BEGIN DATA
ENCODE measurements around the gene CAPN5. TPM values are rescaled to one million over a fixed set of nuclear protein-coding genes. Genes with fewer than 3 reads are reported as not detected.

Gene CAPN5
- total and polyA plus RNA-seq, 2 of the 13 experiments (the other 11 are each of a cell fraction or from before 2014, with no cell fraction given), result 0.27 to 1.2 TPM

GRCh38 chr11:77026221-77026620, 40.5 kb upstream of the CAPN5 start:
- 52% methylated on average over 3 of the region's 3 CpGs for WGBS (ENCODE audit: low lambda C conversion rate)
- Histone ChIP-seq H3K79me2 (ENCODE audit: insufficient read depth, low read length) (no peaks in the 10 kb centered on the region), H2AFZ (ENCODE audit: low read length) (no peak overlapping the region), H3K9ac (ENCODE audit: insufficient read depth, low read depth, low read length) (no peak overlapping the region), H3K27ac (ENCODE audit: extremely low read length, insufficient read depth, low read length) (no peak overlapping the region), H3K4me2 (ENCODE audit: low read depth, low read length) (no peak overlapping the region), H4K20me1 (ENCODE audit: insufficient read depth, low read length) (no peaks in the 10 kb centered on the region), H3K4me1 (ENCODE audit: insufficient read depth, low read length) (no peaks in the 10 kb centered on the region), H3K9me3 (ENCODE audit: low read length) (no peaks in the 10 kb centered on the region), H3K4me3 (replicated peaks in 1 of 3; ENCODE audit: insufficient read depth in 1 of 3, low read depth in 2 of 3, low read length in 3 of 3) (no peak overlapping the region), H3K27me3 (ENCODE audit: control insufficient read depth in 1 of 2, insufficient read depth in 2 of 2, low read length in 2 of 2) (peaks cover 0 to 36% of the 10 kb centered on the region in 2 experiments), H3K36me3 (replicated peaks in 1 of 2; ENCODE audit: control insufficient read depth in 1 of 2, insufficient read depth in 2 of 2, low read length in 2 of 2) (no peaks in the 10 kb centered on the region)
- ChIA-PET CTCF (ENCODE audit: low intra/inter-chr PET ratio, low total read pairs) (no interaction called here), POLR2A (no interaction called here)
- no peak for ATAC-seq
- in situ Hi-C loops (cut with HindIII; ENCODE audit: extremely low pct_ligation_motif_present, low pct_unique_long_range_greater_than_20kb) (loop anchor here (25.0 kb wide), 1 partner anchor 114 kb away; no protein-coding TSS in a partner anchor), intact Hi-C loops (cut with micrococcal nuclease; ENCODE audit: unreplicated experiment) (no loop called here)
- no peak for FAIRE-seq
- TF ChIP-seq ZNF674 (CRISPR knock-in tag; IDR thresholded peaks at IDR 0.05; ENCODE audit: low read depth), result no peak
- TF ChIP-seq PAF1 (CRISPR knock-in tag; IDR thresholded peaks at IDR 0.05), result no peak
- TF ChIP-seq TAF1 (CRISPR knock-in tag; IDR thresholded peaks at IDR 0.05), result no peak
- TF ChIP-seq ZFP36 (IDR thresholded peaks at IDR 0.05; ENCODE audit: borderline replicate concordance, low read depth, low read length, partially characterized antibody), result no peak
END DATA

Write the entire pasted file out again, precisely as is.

ENCODE measurements around the gene CAPN5. TPM values are rescaled to one million over a fixed set of nuclear protein-coding genes. Genes with fewer than 3 reads are reported as not detected.

Gene CAPN5
- total and polyA plus RNA-seq, 2 of the 13 experiments (the other 11 are each of a cell fraction or from before 2014, with no cell fraction given), result 0.27 to 1.2 TPM

GRCh38 chr11:77026221-77026620, 40.5 kb upstream of the CAPN5 start:
- 52% methylated on average over 3 of the region's 3 CpGs for WGBS (ENCODE audit: low lambda C conversion rate)
- Histone ChIP-seq H3K79me2 (ENCODE audit: insufficient read depth, low read length) (no peaks in the 10 kb centered on the region), H2AFZ (ENCODE audit: low read length) (no peak overlapping the region), H3K9ac (ENCODE audit: insufficient read depth, low read depth, low read length) (no peak overlapping the region), H3K27ac (ENCODE audit: extremely low read length, insufficient read depth, low read length) (no peak overlapping the region), H3K4me2 (ENCODE audit: low read depth, low read length) (no peak overlapping the region), H4K20me1 (ENCODE audit: insufficient read depth, low read length) (no peaks in the 10 kb centered on the region), H3K4me1 (ENCODE audit: insufficient read depth, low read length) (no peaks in the 10 kb centered on the region), H3K9me3 (ENCODE audit: low read length) (no peaks in the 10 kb centered on the region), H3K4me3 (replicated peaks in 1 of 3; ENCODE audit: insufficient read depth in 1 of 3, low read depth in 2 of 3, low read length in 3 of 3) (no peak overlapping the region), H3K27me3 (ENCODE audit: control insufficient read depth in 1 of 2, insufficient read depth in 2 of 2, low read length in 2 of 2) (peaks cover 0 to 36% of the 10 kb centered on the region in 2 experiments), H3K36me3 (replicated peaks in 1 of 2; ENCODE audit: control insufficient read depth in 1 of 2, insufficient read depth in 2 of 2, low read length in 2 of 2) (no peaks in the 10 kb centered on the region)
- ChIA-PET CTCF (ENCODE audit: low intra/inter-chr PET ratio, low total read pairs) (no interaction called here), POLR2A (no interaction called here)
- no peak for ATAC-seq
- in situ Hi-C loops (cut with HindIII; ENCODE audit: extremely low pct_ligation_motif_present, low pct_unique_long_range_greater_than_20kb) (loop anchor here (25.0 kb wide), 1 partner anchor 114 kb away; no protein-coding TSS in a partner anchor), intact Hi-C loops (cut with micrococcal nuclease; ENCODE audit: unreplicated experiment) (no loop called here)
- no peak for FAIRE-seq
- TF ChIP-seq ZNF674 (CRISPR knock-in tag; IDR thresholded peaks at IDR 0.05; ENCODE audit: low read depth), result no peak
- TF ChIP-seq PAF1 (CRISPR knock-in tag; IDR thresholded peaks at IDR 0.05), result no peak
- TF ChIP-seq TAF1 (CRISPR knock-in tag; IDR thresholded peaks at IDR 0.05), result no peak
- TF ChIP-seq ZFP36 (IDR thresholded peaks at IDR 0.05; ENCODE audit: borderline replicate concordance, low read depth, low read length, partially characterized antibody), result no peak